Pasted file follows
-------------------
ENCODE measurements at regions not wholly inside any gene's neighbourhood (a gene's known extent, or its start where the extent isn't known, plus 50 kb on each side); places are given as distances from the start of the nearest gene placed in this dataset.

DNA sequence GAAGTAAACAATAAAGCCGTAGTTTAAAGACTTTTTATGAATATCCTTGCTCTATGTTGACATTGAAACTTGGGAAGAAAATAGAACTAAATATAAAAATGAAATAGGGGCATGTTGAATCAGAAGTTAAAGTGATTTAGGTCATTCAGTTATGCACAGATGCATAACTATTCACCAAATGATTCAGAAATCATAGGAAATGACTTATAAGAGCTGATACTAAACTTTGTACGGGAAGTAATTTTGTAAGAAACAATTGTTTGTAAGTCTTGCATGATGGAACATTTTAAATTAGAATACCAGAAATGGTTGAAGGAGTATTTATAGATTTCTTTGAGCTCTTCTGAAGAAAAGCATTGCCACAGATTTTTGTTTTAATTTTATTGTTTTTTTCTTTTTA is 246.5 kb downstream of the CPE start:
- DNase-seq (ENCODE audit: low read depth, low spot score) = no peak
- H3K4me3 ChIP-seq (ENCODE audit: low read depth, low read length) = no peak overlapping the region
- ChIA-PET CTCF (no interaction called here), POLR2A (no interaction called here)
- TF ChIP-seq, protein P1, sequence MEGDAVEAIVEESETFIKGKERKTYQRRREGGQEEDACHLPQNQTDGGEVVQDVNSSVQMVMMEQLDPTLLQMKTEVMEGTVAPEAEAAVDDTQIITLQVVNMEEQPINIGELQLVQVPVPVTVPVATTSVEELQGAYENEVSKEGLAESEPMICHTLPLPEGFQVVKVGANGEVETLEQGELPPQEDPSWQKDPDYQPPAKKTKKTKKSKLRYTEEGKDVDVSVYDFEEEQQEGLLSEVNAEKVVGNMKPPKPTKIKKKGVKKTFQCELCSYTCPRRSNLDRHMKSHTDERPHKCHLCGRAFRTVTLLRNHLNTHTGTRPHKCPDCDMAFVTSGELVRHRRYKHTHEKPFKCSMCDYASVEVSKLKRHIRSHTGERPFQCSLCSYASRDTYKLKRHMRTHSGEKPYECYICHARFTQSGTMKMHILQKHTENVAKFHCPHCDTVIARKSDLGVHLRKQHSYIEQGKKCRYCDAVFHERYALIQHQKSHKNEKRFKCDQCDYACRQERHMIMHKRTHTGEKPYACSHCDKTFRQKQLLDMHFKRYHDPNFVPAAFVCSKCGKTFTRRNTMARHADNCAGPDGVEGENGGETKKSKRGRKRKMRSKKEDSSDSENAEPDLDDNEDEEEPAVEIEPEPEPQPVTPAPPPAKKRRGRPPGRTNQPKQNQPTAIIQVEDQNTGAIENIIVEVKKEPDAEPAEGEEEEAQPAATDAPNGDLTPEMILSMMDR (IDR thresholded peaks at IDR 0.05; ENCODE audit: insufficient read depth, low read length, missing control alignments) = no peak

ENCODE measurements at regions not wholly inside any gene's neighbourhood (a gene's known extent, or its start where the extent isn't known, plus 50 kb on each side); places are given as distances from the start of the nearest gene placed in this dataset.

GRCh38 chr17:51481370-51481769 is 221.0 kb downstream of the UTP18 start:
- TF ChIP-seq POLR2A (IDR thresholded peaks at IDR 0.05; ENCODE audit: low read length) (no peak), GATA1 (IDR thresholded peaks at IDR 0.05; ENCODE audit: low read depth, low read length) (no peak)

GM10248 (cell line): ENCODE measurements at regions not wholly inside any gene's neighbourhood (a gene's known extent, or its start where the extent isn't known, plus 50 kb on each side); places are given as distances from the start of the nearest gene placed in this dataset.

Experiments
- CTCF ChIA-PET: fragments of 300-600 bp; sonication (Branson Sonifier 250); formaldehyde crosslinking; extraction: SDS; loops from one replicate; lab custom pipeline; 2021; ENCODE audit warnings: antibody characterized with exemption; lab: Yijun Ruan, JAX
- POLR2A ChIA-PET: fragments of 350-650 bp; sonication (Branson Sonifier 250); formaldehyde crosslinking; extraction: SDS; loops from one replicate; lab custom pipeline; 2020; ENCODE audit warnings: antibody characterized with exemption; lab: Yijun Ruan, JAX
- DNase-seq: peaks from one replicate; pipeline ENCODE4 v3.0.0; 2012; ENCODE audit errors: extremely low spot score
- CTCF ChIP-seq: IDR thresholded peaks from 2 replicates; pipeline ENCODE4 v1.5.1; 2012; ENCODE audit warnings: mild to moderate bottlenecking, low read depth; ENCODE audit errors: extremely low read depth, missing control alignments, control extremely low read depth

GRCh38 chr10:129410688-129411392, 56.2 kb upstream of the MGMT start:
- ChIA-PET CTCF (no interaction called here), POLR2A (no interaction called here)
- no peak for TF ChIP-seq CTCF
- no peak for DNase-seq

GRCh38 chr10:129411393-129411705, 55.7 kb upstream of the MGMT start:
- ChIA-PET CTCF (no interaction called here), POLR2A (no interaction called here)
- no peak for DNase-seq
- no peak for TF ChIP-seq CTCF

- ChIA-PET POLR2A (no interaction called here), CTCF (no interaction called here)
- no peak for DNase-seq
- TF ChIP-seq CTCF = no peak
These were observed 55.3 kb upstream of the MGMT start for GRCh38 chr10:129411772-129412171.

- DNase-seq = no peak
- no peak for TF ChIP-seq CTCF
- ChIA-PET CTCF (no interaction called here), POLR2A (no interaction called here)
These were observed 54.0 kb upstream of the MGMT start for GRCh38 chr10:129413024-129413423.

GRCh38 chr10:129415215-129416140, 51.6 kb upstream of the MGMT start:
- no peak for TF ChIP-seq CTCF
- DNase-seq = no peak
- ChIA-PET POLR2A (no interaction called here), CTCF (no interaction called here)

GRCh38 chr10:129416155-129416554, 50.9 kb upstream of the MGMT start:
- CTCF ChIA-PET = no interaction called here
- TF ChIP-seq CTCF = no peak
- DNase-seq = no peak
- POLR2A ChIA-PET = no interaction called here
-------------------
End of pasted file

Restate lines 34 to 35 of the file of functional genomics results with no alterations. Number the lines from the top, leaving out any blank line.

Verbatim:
- DNase-seq = no peak
- ChIA-PET POLR2A (no interaction called here), CTCF (no interaction called here)